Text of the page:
CHiPs (1977–1983)
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Roller Disco: Part 2 

Ponch and Jon continue pursuing the roller skating smash and grab thieves. Jon helps a famous musician who is exhausted and disillusioned. Meanwhile, Ponch is running out of time to find ... See full summary »


Don Weis


Rudolph Borchert, Rick Rosner (creator)


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Episode cast overview, first billed only:
Erik Estrada ... Officer Frank Poncherello
Larry Wilcox ... Officer Jon Baker
Robert Pine ... Sgt. Joseph Getraer
Leif Garrett ... Jimmy Tyler
Bill Daily ... Balford
Larry Linville ... Carlin
Fred Williamson ... Ty
Jim Brown ... Romo
Helena Kallianiotes ... Lita
Kathrine Baumann ... Sorrell (as Katherine Baumann)
Bobby Rolofson Bobby Rolofson ... Mark
Kaye Stevens ... Woman in Phonebooth
Larry Storch ... Franco
Ed McMahon ... Ed McMahon
Paul Linke ... Officer Arthur Grossman


Ponch and Jon continue pursuing the roller skating smash and grab thieves. Jon helps a famous musician who is exhausted and disillusioned. Meanwhile, Ponch is running out of time to find celebrities for the CHP Skate with the Stars charity. Written by nrangerseven

Plot Summary | Add Synopsis


Crime | Drama | Mystery


Did You Know?


Many of the celebrities appearing at the charity skate event had previously played or would later play traditional guest starring roles on the series. See more »


When Carlin's auto crashes into the telephone pole, no electricity is discharged from the wires. In addition, despite the pole and wires landing on the car, the officers approaching the vehicle to make the arrest take no precautions regarding the possibility of any wires still being live.

Telephone wires only carry about 48 volts of electricity, so they're not dangerous like power lines. That's definitely not enough electricity to cause visible sparks, and even if someone touches a live telephone wire, he or she probably wouldn't be shocked, although he or she would feel the electrical current. See more »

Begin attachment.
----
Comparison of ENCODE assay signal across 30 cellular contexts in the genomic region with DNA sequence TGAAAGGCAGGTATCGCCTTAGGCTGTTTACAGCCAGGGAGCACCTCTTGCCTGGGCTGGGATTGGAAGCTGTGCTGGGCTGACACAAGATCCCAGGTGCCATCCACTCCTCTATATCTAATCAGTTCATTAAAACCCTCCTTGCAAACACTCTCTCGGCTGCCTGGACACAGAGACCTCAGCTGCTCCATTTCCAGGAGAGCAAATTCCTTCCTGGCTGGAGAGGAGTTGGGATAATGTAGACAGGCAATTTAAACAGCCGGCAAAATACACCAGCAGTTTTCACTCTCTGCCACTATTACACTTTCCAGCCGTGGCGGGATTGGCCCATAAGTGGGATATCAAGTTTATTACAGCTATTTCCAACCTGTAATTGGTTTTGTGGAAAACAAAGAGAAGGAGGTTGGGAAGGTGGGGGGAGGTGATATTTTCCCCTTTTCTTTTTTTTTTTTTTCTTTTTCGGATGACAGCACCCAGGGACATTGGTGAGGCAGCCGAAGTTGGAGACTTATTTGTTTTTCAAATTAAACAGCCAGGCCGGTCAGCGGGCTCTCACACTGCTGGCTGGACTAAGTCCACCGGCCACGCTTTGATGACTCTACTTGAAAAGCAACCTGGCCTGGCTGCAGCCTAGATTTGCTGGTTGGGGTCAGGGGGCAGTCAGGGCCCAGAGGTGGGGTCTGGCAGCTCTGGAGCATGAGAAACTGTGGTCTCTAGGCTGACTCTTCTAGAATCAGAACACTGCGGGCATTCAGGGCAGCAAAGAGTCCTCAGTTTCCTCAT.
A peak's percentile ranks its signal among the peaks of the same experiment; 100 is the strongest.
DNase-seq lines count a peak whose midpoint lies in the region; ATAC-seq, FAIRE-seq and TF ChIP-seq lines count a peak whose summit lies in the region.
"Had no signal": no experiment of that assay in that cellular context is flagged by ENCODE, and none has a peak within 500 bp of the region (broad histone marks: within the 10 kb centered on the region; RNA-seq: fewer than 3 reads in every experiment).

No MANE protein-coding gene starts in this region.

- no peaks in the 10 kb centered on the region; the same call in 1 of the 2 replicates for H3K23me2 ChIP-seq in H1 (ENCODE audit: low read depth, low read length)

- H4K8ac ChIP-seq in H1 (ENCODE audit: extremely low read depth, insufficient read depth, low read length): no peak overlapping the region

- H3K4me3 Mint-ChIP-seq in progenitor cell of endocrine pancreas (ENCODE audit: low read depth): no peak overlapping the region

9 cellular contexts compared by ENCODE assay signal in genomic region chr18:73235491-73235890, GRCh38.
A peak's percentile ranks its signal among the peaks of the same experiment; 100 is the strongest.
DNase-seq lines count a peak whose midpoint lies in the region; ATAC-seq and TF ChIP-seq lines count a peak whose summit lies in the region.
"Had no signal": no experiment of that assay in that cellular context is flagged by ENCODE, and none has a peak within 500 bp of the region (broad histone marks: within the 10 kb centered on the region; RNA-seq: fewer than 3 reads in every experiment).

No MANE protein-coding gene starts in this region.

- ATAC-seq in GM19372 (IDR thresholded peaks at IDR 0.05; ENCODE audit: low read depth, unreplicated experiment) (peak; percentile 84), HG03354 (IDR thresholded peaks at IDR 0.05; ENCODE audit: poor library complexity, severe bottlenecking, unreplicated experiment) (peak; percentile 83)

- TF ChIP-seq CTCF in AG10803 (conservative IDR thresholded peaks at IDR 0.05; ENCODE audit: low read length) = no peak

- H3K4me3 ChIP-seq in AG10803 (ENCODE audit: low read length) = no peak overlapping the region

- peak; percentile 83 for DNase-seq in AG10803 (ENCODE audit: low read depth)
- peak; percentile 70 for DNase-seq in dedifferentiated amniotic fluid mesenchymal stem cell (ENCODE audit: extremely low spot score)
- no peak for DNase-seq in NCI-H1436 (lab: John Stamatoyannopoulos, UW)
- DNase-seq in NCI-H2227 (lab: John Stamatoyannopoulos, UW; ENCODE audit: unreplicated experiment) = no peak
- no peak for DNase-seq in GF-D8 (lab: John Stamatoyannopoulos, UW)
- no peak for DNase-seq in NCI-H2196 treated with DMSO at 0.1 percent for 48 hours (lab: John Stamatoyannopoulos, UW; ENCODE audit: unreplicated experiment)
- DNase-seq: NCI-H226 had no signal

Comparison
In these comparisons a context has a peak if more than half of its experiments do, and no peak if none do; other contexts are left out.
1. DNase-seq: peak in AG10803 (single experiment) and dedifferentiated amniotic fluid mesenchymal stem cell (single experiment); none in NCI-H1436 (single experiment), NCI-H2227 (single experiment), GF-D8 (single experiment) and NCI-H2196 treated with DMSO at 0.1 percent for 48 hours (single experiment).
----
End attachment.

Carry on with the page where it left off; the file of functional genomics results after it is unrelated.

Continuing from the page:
Give In
Music and Lyrics by Michael Lloyd and John D'Andrea
Sung by Leif Garrett
See more »

User Reviews

4 November 2014 | by screamingsignsSee all my reviews

The review by Intern2014, contains an historical error that I feel should be corrected for those who are too young to remember; for posterity, and/or for some anthropologist, from some distant planet, in some distant future, least they be misled in their study of our extinct civilization.

Intern2014 wrote: "Obviously in this episode,the TV show capitalizes on the rising popularity of disco dancing as the Disco Era begins."

Correction: The original Air Date was: 22 September 1979 (Season 3, Episode 2) The Disco Era began (arguably) in 1973, with the of U.S. release of "Soul Makossa," by the French band Manu Dibango. This was the first song officially released under the Disco genre.

So the fact is, Disco was in full swing by 1979. Still, Intern2014, almost hit the ball, because this episode was apparently what would later become known as "Product Placement" and it was, no doubt, promoting Roller Disco, and street skating. For this to really make sense, one should understand that Roller-Rink Skating had been a very popular pastime for decades past, but the industry had all but died by the late 70's,

See, what was happening in 1979, was the rise of the Roller Disco craze, and street skating. CHIPS was not the only TV show to feature it in an episode. And even though most of the huge old roller-rinks were gone(many burned down in 'tragic' fires), This craze made roller skating popular again--it didn't last very long though;

See, Dancing on roller skates while drinking--along with whatever was going on in the bathrooms--quickly proved to be a bad idea, so as injuries mounted, Roller Discos disappeared faster than they had come about.

That phase of Street skating remained popular well into the '80's until replaced by roller blades. Disco died of natural causes!

The Roller Beauty Contest really brought me back though--Chicks on skates in Hot Pants. How hot was that? Man those were the days!

Finally, people today, who are in the CHIPS targeted demographic group, will largely look at shows like CHIPS, and ask, how lame was that? Yea, it was a bit cornball, but run it next a Brooklyn 911, and it looks like great TV!

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Greek | English

Release Date:

22 September 1979 (USA) See more »

Also Known As:

Roller Disco: Part 2 See more »

Company Credits

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Technical Specs


Sound Mix:



Color (Metrocolor)

Aspect Ratio:

1.33 : 1
See full technical specs »

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